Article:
The cooperatively owned Haywood Road Market is part of a small group of businesses that was part of West Asheville’s resurgence several years ago. But the organic corner grocery has a history of financial struggles and now may have to leave its location in West Asheville’s Bledsoe Building.
At the end of March, the market received an eviction notice from the building’s owners, the West Asheville Development group, according to April DeLac, president of the co-op board. She says that the co-op has had trouble keeping up with its rent, which has recently increased along with the rents of other spaces in the building.
The market didn’t meet its rent deadline for February, “but that was probably just the straw breaking the camel’s back,” DeLac says. “We’ve been a struggling co-op for a long time. There’s been financial issues almost the entire history.”
Additionally, low revenues have meant past-due payments to vendors, leading to empty shelves that drive down sales.
The financial problems include not only late rent payments but also a series of personal and business loans extended over the years to try to help the market reach a sustainable level. And the co-op lacks the volume-buying power larger stores like EarthFare has to keep costs low, says WAD partner and West End Bakery co-owner Krista Stearns.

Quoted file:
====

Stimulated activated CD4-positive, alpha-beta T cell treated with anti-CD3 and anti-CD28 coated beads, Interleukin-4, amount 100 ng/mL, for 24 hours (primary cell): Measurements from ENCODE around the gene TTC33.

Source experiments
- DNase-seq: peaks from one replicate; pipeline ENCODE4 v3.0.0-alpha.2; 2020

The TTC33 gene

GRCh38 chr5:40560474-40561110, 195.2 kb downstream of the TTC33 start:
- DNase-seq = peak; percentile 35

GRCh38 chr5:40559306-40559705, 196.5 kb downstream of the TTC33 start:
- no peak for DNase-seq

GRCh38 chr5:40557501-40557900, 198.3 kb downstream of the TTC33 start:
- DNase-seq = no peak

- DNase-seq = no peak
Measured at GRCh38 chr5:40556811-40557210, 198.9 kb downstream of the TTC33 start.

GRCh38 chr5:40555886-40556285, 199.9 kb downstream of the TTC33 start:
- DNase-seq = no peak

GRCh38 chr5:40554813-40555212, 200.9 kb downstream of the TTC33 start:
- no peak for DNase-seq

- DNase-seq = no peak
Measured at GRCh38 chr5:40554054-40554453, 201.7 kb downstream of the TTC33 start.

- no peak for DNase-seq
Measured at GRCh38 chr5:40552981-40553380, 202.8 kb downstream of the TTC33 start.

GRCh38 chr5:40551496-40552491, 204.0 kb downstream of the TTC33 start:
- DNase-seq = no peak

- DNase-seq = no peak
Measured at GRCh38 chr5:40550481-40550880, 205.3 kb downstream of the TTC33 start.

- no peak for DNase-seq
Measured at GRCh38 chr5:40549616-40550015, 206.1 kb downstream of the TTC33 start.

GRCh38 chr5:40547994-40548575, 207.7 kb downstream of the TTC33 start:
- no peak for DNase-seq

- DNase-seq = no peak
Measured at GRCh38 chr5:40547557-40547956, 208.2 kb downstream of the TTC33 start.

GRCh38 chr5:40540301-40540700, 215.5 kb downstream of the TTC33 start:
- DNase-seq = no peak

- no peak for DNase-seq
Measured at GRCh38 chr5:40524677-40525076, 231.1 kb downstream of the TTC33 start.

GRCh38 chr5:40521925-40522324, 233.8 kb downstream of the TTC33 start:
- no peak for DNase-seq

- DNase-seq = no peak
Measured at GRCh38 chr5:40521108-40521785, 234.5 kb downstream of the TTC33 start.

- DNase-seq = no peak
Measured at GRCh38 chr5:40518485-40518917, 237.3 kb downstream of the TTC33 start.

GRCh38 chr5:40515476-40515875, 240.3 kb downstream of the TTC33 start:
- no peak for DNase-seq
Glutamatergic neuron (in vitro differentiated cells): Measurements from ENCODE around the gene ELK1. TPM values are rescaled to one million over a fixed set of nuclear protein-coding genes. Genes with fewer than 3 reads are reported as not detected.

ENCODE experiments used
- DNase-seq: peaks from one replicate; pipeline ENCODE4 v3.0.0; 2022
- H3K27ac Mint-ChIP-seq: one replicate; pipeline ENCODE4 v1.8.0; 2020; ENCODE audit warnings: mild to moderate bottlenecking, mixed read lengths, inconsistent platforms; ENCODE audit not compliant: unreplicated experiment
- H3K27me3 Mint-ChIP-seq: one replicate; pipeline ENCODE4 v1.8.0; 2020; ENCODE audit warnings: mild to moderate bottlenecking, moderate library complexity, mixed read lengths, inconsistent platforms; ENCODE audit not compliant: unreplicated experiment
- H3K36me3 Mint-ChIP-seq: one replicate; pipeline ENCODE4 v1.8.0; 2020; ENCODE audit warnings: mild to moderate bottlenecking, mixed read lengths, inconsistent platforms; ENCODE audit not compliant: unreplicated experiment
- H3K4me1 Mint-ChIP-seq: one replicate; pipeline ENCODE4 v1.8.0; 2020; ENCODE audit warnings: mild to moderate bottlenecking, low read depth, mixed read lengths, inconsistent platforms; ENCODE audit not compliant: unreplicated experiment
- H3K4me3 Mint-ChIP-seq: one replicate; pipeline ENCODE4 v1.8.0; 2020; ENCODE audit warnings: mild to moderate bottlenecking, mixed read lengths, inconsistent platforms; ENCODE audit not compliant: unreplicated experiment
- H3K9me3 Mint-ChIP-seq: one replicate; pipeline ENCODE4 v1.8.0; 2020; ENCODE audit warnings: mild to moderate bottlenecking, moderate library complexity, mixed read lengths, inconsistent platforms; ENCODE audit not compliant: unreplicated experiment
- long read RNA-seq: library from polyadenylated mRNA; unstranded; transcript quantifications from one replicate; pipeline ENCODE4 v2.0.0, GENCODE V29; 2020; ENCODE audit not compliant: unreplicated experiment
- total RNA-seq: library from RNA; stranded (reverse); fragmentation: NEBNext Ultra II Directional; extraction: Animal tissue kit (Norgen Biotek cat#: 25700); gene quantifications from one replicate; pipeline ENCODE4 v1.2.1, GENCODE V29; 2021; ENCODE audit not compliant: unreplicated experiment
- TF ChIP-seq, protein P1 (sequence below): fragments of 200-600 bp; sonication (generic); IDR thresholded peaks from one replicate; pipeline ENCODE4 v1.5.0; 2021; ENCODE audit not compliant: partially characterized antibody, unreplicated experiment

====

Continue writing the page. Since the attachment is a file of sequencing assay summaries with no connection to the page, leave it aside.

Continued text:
“This has been years in coming,” Stearns says. “And it was a very hard decision to make.”
Stearns’ husband, Lewis Lankford, also a WAD partner, says that the co-op’s poor payment history led to the decision not to renew the lease in August 2008, switching to a month-to-month status, and eventually to the eviction notice.
But Lankford, himself a founding board member of the co-op, said that slim pickings in the store and declining business also gave a dim forecast of the market’s future.
“The decision was reinforced by going in and seeing the condition of the store,” he said. “It didn’t have the feel of anything except something that was going away.”
DeLac agrees that a rethinking is in order. “How the store exists today, it’s not worth keeping in business,” she says. “But there is a group of people who think it’s worth reinventing ourselves.”
Meanwhile, the co-op board has been dispelling reports that the organization is tens of thousands of dollars in debt. Taxes, payrolls and liability are all up-to-date, and the total rent still owed comes to $3,800, according to Sage Turner, who resigned as general manager in December in an effort to cut costs.
Co-op supporters are not giving up hope that something can be done to save the market, at least in some form, and are turning back to their community-owned roots for answers.
“Our owners must come together and decide the fate of this co-op: do we move? do we close? do we morph into something new?” reads a message disseminated through local blogs and e-mails.
To figure out the next step, the co-op will hold a member’s meeting at 6:30 p.m. on Tuesday, April 21, at the Bledsoe Building. The public is invited.
Substantial financial issues will come into play if the co-op decides to set up shop elsewhere. “To get where we might want to go is going to take some money,” DeLac says. She adds that news of the eviction already has some property owners coming forward with ideas.
“We have some good leads,” she says. “Sources have contacted us saying, ‘We love the co-op.’” But the decision to relocate and continue on with the market will depend, she says, on community support. “We just don’t want to be another statistic in this economy.”